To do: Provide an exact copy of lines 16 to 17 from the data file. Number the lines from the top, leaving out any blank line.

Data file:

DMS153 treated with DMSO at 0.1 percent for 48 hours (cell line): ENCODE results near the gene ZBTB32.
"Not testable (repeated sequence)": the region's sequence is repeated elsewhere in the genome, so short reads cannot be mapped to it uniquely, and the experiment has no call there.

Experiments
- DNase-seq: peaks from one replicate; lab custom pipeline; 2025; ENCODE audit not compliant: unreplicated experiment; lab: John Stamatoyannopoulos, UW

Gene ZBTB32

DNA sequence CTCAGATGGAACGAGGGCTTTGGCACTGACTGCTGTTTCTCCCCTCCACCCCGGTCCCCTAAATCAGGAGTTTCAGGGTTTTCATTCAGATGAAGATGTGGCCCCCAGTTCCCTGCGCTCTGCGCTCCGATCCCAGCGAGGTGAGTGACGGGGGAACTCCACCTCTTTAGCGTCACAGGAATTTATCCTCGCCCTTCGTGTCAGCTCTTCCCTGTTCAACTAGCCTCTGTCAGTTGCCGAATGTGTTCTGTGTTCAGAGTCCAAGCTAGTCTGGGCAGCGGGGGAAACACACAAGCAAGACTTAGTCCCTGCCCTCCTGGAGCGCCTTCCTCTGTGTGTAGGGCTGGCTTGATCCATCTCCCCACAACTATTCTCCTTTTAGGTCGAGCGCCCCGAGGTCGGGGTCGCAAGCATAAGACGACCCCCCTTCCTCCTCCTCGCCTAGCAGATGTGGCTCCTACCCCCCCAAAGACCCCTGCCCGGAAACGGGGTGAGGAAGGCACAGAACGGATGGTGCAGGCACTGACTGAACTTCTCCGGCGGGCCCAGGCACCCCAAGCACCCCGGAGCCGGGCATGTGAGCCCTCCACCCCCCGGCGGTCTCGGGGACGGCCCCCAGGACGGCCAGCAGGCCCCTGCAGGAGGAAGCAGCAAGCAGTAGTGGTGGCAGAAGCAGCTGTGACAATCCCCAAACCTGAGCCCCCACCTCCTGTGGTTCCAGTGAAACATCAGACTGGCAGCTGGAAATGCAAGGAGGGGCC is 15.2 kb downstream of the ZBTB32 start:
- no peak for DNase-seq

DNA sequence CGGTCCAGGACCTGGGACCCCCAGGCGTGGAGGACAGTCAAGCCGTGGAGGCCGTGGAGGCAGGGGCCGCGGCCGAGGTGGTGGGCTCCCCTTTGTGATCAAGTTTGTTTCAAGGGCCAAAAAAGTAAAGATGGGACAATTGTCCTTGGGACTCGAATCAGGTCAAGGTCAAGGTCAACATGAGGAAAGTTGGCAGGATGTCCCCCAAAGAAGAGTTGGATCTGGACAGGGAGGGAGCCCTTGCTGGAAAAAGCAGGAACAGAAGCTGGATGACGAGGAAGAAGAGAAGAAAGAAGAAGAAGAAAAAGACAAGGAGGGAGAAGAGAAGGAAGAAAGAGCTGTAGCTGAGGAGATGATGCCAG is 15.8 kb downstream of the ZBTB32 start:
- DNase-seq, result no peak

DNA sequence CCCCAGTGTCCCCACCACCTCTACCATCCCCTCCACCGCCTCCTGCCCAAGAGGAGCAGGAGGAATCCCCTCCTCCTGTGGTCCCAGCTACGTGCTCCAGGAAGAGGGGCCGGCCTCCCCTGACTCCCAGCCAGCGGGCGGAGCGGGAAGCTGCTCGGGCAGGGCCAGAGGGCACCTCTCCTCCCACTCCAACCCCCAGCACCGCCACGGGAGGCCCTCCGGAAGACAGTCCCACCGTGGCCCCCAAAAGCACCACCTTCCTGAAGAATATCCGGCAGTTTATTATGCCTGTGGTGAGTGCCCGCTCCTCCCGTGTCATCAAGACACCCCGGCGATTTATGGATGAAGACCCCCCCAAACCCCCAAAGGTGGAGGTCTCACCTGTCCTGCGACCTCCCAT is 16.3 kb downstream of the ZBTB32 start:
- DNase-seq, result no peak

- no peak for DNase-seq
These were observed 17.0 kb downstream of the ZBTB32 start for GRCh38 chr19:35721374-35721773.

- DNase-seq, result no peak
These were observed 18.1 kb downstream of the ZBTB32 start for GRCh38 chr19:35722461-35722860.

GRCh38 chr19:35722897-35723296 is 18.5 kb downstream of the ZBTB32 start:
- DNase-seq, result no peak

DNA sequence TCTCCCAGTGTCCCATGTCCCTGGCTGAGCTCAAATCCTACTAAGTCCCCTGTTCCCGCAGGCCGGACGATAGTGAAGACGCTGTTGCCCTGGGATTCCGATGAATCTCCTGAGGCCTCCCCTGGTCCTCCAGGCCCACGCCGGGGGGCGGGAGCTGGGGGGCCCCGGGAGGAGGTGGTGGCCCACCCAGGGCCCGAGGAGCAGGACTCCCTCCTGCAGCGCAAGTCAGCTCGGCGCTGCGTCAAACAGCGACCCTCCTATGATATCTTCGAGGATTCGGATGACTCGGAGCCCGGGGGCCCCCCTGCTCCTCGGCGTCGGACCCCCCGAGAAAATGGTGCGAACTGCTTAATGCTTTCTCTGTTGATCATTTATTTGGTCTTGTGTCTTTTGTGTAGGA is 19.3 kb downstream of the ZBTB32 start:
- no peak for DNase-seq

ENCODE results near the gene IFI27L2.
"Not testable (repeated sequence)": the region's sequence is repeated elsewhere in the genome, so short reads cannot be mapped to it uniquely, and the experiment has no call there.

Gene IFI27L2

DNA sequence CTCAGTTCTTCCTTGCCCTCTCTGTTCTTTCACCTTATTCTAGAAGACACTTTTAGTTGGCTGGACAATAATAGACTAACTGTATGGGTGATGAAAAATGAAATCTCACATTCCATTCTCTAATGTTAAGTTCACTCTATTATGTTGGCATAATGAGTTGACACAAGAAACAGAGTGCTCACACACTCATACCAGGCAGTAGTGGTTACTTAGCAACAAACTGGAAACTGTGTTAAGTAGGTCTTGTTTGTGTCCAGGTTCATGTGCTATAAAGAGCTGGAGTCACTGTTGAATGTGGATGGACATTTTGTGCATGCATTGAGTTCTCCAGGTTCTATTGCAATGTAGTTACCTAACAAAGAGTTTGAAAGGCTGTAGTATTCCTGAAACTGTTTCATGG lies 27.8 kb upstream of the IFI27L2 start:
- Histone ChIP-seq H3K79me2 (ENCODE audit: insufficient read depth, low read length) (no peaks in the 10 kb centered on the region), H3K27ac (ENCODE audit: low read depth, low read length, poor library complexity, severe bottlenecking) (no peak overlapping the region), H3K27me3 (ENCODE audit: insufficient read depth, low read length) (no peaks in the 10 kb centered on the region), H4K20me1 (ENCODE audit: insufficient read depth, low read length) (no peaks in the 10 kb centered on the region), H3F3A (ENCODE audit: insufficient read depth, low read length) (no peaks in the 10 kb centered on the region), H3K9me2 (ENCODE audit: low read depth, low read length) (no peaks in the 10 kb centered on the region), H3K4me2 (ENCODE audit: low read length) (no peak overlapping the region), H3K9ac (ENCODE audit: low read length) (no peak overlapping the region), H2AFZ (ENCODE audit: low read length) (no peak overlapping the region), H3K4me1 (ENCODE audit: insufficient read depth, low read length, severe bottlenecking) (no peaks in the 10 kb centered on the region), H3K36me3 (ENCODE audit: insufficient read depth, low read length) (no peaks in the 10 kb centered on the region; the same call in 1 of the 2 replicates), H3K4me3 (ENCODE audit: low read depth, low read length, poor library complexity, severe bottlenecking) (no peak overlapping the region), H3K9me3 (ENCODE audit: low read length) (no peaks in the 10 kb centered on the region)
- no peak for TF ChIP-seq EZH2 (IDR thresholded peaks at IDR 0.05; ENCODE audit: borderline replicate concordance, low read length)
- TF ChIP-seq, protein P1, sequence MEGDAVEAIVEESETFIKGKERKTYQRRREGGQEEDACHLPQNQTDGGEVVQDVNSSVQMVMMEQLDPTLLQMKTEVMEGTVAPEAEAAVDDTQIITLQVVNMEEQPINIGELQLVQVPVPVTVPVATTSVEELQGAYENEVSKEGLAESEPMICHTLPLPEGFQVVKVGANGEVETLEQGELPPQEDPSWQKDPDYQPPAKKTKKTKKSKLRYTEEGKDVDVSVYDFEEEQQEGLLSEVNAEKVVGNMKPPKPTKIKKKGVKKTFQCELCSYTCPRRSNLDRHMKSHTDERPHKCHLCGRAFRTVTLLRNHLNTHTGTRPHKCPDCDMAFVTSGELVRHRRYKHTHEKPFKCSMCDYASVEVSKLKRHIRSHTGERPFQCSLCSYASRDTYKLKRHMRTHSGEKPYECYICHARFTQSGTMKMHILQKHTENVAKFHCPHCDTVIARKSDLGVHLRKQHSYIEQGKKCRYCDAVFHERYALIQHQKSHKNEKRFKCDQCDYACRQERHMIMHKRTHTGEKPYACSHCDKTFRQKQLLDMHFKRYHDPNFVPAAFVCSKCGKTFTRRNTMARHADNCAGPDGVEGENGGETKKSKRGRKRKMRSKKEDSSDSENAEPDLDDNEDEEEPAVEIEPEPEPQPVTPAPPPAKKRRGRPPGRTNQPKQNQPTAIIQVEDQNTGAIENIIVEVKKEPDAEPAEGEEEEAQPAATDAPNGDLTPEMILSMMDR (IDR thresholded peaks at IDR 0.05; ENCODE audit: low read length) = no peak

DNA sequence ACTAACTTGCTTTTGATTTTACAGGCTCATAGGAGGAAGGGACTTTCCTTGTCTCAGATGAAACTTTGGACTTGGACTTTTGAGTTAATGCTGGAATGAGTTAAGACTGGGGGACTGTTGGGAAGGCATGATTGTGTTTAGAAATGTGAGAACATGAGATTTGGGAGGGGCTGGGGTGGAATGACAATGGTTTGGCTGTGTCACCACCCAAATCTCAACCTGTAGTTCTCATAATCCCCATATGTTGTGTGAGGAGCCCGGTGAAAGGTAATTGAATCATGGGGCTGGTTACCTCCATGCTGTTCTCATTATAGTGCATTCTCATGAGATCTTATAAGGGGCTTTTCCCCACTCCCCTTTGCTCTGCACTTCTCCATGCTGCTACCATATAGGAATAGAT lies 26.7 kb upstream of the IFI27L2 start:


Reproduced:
GRCh38 chr19:35722897-35723296 is 18.5 kb downstream of the ZBTB32 start:
- DNase-seq, result no peak